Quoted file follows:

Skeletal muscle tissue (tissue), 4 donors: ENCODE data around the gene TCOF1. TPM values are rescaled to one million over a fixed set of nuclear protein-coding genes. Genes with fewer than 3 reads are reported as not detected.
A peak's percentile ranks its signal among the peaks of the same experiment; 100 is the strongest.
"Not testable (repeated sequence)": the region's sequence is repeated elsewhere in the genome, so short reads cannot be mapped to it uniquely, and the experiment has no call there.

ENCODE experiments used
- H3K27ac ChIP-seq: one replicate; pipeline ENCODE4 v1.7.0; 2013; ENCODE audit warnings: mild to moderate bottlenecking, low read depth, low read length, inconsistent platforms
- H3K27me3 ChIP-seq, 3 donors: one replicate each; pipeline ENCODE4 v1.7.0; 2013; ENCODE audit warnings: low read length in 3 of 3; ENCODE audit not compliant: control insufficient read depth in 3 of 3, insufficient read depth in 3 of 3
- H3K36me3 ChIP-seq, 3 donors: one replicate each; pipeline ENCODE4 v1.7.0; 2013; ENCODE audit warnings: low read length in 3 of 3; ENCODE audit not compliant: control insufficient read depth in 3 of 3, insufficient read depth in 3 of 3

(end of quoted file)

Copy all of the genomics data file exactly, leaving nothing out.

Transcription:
Skeletal muscle tissue (tissue), 4 donors: ENCODE data around the gene TCOF1. TPM values are rescaled to one million over a fixed set of nuclear protein-coding genes. Genes with fewer than 3 reads are reported as not detected.
A peak's percentile ranks its signal among the peaks of the same experiment; 100 is the strongest.
"Not testable (repeated sequence)": the region's sequence is repeated elsewhere in the genome, so short reads cannot be mapped to it uniquely, and the experiment has no call there.

ENCODE experiments used
- H3K27ac ChIP-seq: one replicate; pipeline ENCODE4 v1.7.0; 2013; ENCODE audit warnings: mild to moderate bottlenecking, low read depth, low read length, inconsistent platforms
- H3K27me3 ChIP-seq, 3 donors: one replicate each; pipeline ENCODE4 v1.7.0; 2013; ENCODE audit warnings: low read length in 3 of 3; ENCODE audit not compliant: control insufficient read depth in 3 of 3, insufficient read depth in 3 of 3
- H3K36me3 ChIP-seq, 3 donors: one replicate each; pipeline ENCODE4 v1.7.0; 2013; ENCODE audit warnings: low read length in 3 of 3; ENCODE audit not compliant: control insufficient read depth in 3 of 3, insufficient read depth in 3 of 3